[ W. S. R. ]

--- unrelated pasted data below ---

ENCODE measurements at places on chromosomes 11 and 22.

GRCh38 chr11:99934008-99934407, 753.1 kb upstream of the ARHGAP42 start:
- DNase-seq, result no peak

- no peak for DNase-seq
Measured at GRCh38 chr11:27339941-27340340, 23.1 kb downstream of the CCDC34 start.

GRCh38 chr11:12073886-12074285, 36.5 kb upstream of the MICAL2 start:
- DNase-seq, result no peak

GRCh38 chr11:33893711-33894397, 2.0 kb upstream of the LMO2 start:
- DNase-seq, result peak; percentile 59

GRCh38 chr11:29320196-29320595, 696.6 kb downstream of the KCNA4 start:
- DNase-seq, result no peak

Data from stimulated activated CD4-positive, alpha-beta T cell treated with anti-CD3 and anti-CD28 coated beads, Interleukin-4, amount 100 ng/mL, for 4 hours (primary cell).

GRADUAL, THE ROMAN (Lat. Graduate Romanum; Old Eng. Grayle). A well-known volume of Ritual Music, containing a complete collection of the Plain Chaunt melodies appointed to be sung at High Mass throughout the year. The first idea of the Graduale Romanum, as well as that of its sister volume, the Vesperale, was undoubtedly suggested by the treasury of antient music, arranged, for the first time, in a systematic form, during the latter half of the 4th century, by Saint Ambrose, Bishop of Milan, whose method of chaunting exercised a lasting influence upon mediæval art, notwithstanding the neglect to which it was consigned, when, some two hundred and thirty years later, that set forth in the famous Antiphonarium of Saint Gregory the Great was brought into almost universal use. Throughout the entire Western Church, this celebrated Antiphonary was all but unanimously accepted as the norm to which all other Office Books, of like scope and intention, must, of necessity, conform. It was, indeed, well worthy of the admiration it excited; but, unhappily, the uncertain and rudimentary character of its notation led to so much misunderstanding, and consequent corruption of the musical text, that, in process of time, every Diocese of importance claimed to have its own peculiar 'Use.' Hence, we find the Paris, Sarum, York, Hereford, and innumerable other Graduals, all differing widely in their details, though always exhibiting sufficient resemblance, in their general plan, to point to a common original. Attempts were made, from time to time, to restore a purer and more uniform practice: but, until after the revision of the Liturgy, by the Council of Trent, no real progress was made in the right direction. The first decisive step was taken by Pope Gregory XIII; who, in the year 1576, commissioned Palestrina, assisted by his friend and pupil, Guidetti, to revise, and restore to its original purity, the entire system of Plain Chaunt then in common use. This gigantic task, though never fully carried out, indirectly led to the publication of other invaluable works. A splendid folio Gradual was also printed at Venice in 1579–1580, by Pet. Liechtenstein. Another very fine copy—the Editio Plantiniana—was brought out, at Antwerp, in 1599: while, in 1614–1615, the celebrated Medicæan edition, which (though not free from error) has always been regarded as the most correct hitherto given to the world, was printed, at Rome, at the express command of Pope Paul V. It is needless to say that copies of these magnificent editions have long since become exceedingly rare, and costly. One of the best